Louis L’amour Saved My Life

An Essay by O.M. Balla, published in the SouthWest Sage, newsletter of SouthWest Writers

Just to dispel any misunderstanding up front, I never actually met Louis L’amour. He never reached out his hand to pluck my struggling body from a rain swollen river. He never yanked me out of the path of a careening city bus. But what he did do was just as vital to my survival – he wrote fiction.

When I was twenty-one, married with three children and trying to survive a spiritual, emotional, mental, and financial train wreck, I discovered Louis L’amour’s Sitka. That phenomenal piece of literature bore me on a magic carpet of woven words, away from the turmoil that was my life, and into flights of escape. The harsh expanse of Alaska, the tough men and often tougher women, the struggle to not only survive, but thrive against overwhelming odds, those all spoke to my depressed, lonely, fearful spirit.

After that, I haunted the local public library in search of more L’amour titles. I grew to crave the sensation of being ferried into the past while watching from the safe distance of the present. I thrilled in the knowledge that everything would turn out okay for the men and women with whom I found myself identifying. I read everything Louis L’amour wrote, and his words comforted me. They gave me hope.

Over the next few years I branched out into other areas of fiction. I reveled in the excitement of spy novels written by Helen MacInnes, feasted on the haunted offerings of Stephen King, and devoured the cerebral musings of Isaac Asimov.

My world changed and expanded. Eventually, the idea that I myself could change took root. At the age of twenty-nine I went to college, where I learned how to teach others to read and write.

Thirty years later, I still look forward to those quiet times when I can burrow into my pile of pillows, a cup of hot tea at my elbow and a compelling story in my hands. I still thrill at being escorted into other realms, other dimensions, other realities.

Some people believe that every person has a unique niche in this world, a slot molded in her image and into which she alone will fit. I don’t know if that’s so. But I do know that writers hold a special place in the human experience, some even to the point of sparking world change.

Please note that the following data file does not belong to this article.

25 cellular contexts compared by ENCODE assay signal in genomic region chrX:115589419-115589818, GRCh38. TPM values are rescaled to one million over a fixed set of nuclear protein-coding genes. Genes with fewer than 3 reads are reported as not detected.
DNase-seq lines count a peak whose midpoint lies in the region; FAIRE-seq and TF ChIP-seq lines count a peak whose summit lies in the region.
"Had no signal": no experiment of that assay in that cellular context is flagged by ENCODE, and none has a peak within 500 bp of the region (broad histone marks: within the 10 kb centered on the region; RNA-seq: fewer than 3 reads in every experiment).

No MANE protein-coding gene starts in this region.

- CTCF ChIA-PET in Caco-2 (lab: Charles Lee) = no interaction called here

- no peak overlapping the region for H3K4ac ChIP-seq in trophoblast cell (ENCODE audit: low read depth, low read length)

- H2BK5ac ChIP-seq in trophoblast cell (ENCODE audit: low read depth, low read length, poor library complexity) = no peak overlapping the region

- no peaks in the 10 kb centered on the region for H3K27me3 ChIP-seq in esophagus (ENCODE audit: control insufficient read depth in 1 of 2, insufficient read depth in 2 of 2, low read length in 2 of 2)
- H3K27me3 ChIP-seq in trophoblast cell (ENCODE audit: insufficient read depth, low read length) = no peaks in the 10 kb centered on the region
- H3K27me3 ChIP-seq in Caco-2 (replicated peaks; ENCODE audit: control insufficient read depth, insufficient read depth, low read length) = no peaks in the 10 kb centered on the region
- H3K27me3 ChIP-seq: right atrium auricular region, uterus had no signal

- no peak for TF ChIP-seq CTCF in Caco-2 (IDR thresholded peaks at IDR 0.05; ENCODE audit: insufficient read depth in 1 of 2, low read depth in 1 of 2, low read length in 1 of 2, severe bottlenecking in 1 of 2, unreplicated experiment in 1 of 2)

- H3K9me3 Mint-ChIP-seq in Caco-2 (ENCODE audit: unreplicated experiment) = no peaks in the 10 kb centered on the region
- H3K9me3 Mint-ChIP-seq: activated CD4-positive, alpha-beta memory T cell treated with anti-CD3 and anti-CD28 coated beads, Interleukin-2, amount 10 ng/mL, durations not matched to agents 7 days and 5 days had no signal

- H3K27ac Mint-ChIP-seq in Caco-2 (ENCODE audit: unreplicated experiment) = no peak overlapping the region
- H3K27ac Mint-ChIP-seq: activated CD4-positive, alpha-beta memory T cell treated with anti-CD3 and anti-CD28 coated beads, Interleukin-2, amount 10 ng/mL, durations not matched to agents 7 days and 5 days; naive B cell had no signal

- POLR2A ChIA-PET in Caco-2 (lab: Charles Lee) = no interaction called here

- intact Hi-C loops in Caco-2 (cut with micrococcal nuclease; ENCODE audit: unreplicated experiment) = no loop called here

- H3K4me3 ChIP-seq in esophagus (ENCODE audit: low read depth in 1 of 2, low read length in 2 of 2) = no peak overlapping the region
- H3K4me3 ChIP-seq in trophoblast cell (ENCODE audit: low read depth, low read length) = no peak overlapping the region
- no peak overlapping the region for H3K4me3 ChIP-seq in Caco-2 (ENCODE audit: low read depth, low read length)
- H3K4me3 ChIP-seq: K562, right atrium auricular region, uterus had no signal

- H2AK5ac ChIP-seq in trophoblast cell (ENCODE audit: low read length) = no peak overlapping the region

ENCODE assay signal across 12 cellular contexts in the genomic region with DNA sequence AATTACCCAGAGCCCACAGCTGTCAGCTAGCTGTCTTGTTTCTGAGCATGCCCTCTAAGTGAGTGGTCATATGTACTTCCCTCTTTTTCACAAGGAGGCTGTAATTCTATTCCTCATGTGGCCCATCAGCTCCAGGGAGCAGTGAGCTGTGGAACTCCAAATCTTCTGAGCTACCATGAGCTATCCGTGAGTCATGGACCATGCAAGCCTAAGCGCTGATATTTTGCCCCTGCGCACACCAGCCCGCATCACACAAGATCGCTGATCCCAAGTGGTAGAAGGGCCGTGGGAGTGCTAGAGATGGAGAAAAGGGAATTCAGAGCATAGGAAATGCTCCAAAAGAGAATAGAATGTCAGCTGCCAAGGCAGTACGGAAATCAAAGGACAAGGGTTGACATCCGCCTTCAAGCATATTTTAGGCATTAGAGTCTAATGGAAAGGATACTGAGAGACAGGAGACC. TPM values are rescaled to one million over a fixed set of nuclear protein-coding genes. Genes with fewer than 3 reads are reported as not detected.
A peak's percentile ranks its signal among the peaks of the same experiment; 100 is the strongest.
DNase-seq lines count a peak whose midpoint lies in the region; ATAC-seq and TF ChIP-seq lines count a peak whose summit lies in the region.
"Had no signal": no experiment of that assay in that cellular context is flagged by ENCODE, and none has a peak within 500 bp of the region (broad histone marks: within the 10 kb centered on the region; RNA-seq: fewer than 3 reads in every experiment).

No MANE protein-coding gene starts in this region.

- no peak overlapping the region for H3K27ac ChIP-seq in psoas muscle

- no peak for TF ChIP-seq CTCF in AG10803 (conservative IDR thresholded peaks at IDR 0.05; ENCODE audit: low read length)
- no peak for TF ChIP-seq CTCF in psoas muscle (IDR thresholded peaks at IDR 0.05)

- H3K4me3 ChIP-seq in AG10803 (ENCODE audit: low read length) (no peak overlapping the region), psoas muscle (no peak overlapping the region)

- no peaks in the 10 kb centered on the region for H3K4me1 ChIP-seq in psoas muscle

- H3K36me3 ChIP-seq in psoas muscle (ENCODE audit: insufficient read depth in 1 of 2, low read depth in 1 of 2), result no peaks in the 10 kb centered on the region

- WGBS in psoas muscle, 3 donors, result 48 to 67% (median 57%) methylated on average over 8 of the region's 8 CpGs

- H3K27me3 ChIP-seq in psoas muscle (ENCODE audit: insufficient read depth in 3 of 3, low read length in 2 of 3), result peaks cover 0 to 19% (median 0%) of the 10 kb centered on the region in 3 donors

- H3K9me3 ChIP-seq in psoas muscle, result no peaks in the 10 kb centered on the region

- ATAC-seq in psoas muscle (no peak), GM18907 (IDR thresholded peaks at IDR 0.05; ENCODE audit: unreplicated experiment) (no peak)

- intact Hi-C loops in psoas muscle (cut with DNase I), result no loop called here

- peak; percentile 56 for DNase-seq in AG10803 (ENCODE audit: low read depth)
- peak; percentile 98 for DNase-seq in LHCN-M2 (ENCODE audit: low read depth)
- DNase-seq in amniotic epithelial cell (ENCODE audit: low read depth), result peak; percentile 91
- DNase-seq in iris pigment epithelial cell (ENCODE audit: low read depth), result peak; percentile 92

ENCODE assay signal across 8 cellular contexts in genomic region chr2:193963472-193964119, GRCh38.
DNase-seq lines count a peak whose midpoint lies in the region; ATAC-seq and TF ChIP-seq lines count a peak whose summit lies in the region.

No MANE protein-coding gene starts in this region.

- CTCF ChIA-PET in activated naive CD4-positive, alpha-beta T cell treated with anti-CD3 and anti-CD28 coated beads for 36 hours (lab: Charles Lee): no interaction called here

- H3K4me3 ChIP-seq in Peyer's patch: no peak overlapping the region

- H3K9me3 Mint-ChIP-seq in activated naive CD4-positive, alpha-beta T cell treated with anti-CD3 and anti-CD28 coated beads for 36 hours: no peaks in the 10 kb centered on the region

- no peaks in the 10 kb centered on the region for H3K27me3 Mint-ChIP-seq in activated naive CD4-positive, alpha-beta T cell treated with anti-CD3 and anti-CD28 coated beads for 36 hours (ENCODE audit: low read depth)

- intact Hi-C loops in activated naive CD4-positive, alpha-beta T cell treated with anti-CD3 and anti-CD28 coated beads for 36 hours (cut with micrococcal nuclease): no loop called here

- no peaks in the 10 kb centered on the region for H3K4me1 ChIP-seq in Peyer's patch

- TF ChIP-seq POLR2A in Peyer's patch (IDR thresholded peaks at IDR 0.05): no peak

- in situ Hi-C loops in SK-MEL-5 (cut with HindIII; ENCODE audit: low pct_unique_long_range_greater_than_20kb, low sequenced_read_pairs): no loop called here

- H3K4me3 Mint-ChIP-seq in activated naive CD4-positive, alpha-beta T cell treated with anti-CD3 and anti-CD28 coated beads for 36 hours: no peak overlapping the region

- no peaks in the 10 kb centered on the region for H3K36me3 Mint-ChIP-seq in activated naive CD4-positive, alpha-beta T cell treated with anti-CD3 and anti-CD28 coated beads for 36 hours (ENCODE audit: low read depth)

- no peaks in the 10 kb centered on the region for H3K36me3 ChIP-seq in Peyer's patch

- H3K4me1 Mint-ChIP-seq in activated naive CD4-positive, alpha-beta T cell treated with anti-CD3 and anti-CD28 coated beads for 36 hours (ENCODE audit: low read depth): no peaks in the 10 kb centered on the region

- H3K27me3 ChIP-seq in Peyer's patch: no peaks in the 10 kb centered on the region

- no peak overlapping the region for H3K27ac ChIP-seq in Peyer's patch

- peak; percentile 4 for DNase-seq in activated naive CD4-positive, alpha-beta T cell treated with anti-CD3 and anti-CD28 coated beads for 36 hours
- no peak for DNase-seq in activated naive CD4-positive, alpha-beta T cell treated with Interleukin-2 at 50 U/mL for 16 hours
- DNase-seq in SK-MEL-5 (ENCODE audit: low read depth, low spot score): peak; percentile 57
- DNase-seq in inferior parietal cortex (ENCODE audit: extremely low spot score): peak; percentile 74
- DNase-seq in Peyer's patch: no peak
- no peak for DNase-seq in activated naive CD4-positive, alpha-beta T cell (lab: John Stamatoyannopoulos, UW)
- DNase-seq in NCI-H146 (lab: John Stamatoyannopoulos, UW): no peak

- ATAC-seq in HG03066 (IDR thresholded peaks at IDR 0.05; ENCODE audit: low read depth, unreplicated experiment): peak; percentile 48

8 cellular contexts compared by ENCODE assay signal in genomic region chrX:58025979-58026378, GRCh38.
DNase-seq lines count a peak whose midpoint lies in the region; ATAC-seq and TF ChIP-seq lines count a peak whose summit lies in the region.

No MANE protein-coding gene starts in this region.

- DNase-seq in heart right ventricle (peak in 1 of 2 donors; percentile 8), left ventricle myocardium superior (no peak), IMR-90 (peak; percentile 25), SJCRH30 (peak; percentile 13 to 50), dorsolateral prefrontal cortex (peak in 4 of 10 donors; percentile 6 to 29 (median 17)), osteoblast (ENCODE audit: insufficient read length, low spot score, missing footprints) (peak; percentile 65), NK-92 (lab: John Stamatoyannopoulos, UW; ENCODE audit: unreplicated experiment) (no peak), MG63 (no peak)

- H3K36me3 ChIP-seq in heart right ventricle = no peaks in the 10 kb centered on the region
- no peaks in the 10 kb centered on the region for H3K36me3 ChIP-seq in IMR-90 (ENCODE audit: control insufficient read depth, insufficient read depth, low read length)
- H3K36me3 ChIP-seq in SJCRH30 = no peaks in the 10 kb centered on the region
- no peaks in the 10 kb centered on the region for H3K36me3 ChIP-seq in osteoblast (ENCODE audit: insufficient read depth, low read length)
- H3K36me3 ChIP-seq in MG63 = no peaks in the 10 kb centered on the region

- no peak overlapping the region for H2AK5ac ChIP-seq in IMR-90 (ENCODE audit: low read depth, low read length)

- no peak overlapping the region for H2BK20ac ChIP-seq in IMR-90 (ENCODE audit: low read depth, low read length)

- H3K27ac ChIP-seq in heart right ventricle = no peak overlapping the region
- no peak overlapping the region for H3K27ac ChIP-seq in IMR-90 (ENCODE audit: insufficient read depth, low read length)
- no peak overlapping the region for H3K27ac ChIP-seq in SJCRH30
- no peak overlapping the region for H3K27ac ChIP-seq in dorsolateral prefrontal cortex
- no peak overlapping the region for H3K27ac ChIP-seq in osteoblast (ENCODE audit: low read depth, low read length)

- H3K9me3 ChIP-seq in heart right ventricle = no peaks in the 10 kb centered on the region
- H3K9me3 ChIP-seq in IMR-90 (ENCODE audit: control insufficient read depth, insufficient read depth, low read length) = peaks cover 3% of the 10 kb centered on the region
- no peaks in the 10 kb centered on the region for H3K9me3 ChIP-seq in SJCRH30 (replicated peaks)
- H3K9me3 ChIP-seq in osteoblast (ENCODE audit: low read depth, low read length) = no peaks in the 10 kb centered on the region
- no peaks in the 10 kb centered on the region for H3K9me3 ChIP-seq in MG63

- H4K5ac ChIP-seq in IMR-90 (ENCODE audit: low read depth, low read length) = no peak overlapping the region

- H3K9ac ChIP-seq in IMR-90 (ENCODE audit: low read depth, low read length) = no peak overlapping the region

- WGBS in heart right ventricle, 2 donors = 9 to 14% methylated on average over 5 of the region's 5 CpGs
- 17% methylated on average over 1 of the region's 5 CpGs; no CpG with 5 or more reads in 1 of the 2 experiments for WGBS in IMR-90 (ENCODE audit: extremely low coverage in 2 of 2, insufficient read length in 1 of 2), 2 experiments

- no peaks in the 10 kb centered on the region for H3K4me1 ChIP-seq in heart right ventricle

So, thanks to those of you who answer the call to write in whatever genre beckons. Thanks for meeting deadlines, for struggling with agents, for doing hours of research, for rewriting innumerable times and not giving up. Thanks for following the tuggings of your muse. And thank you Louis L’amour, for saving my life.

3 comments

  1. Adam says:

    Great start, Ollie. Keep it up.

  2. Richard Brown says:

    As it happens, my father was, in his youth, an oudoorsman. Not the hunter, nor particularly a fisherman (though one of his prized possessions was a flyrod and a creel given to him by none other than Zane Grey), but he surveyed roads and fire trails in the Pacific Northwest, where he met my mother. He slept in tents or under the stars, cooking over open fires. One thing he always carried was a bag of books. After his passing, I discovered a box in his den, marked “LL full set, never open.” Sure enough it was a complete collection of Louis L’Amour, in paperback. I also discovered 8 leatherbound reprints.

    • OMBalla says:

      Sounds like your father and Louis had a lot in common. I loved his books. How cool that you now have a complete set . . . I’m only a bit jealous.
      Thanks for the comment, Richard. Good to hear from you, as always. Hope all is well with you.

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